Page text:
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Has Litigation Taken the Place of Civility?


The mother's voice on the phone was polite. She had asked me to call her because she had driven my daughter home from school several times. "You didn't know me," she said. "I didn't know you. I wanted to have your permission."

Permission? I must have sounded taken aback. Our daughters are in high school.

"I'm an attorney," she explained. "I think about those things." Without official authority, she said she was worried she might be unprotected in a lawsuit.

It's a sign of the times, she said. "We're living in a world where if we don't know a person, we don't know what they'll do."

She's not alone. If kids are being raised by a village, for many of them that village is a litigious, mutually suspicious sort of place.

Tom Cordova, a spokesman for State Farm Insurance Co. in Los Angeles, said parents commonly sue other parents. "It's kind of incredible sometimes," he said.

"We've had situations where people will have a birthday party for kids at a park and the kids are playing and one kid will fall and break an arm and the parents will sue the other parents for having a birthday party."

Recently, Cordova said, more people than in the past have called to raise their liability insurance before throwing a wedding or a bar mitzvah. "People are inviting friends and family and are getting increased protection in case one of them sues them," he said.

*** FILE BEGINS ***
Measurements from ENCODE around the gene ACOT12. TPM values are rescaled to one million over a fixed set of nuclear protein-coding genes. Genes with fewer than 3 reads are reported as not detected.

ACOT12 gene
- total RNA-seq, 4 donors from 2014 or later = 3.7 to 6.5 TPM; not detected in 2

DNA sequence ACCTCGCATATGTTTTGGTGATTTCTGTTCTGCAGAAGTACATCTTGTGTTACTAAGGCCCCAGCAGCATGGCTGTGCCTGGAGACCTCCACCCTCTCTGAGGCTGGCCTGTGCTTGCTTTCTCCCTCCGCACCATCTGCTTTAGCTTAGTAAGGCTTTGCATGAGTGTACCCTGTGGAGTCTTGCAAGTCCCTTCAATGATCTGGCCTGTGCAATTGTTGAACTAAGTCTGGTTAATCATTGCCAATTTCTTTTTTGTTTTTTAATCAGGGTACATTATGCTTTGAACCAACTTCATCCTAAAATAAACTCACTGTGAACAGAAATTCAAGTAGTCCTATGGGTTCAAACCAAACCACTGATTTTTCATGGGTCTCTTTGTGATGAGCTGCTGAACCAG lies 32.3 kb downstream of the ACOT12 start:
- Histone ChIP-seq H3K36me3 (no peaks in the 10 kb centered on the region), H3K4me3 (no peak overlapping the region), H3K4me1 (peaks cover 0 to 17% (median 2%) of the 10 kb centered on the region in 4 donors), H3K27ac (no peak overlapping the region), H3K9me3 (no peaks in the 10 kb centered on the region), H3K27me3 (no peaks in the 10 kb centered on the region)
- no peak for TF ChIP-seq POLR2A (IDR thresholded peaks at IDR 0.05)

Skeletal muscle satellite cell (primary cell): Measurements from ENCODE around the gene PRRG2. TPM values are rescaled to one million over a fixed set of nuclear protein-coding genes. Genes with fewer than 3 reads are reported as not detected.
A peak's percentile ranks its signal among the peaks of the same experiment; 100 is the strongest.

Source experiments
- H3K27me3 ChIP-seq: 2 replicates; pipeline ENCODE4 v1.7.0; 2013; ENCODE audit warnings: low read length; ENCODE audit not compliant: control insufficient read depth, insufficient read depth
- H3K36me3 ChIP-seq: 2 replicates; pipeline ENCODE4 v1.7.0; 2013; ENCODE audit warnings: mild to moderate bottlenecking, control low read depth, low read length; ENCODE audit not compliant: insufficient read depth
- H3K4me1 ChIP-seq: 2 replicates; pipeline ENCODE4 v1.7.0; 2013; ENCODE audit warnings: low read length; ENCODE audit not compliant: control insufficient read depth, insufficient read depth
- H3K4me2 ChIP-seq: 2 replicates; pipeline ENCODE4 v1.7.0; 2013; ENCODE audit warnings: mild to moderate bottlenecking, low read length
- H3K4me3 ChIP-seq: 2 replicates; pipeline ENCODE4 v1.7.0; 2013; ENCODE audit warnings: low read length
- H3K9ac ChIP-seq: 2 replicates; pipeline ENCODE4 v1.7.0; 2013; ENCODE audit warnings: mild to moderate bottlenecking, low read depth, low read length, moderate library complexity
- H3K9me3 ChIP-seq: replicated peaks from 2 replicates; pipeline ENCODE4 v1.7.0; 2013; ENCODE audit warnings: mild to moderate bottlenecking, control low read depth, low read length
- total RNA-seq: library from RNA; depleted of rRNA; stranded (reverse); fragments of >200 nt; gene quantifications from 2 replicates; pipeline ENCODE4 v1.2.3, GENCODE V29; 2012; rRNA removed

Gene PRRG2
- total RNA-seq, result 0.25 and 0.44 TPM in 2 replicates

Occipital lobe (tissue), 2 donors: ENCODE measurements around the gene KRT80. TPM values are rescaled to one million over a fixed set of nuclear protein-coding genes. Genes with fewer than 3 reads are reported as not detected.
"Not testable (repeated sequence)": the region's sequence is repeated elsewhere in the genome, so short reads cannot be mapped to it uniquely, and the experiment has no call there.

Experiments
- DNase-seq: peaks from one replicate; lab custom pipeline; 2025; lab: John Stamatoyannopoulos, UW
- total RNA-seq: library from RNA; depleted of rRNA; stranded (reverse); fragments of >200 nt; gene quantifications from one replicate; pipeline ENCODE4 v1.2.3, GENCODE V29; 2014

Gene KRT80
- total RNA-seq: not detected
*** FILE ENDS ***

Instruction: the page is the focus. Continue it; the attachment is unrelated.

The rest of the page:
A policeman in my neighborhood said it's common for angry parents to call up wanting to know if they can charge other parents with a crime. They are upset, for instance, if a parent drops off a kid at an empty home. Or, if the kids go out during a sleepover and toilet-paper houses in the neighborhood. Or, if they are sheltering a runaway whose parents don't seem to care.

In the extreme, a Pennsylvania mother, Rosa Hartford, was convicted last month of a felony for having taken someone else's 13-year-old daughter to have an abortion. She's liable for a seven-year prison sentence.

I began to think of all the times over the past 15 years that I might have been sued for what seemed like everyday events. I've taken other people's children to movies, had them for sleepovers and given them rides. I've had to discuss sex and death when these issues came up. I've yelled at them for throwing food in the living room. Once, I even took them toilet-papering.

On the other hand, I also thought about the times I let my child go with other parents without knowing if they insisted on seat belts or if they had an unsecured gun in their house. What would I have done if anything went wrong?

Most of the time, parents don't need lawyers or insurance adjusters to resolve their disputes. Indeed, most of the problems would never have arisen in the first place if parents weren't afraid to talk to one another or ask those tough questions.

Still, many parents would rather report each other or take each other to court. Or, more commonly, they avoid problems by not getting involved with other people's children, often the children who most need a ride home, a hug or a party invitation.

Laws are intended to deal with extreme cases, said Ira Lurvey, a Century City attorney and chairman of the American Bar Assn.'s family law section. Now, he said people are afraid to look after one another without protection of the law.

"You can no longer take common civility for granted," he said. "Maybe that's the tragedy."

* Lynn Smith's column appears on Sundays. Readers may write to her at the Los Angeles Times, Life & Style, Times Mirror Square, Los Angeles, CA 90053 or via e-mail at Please include a telephone number.

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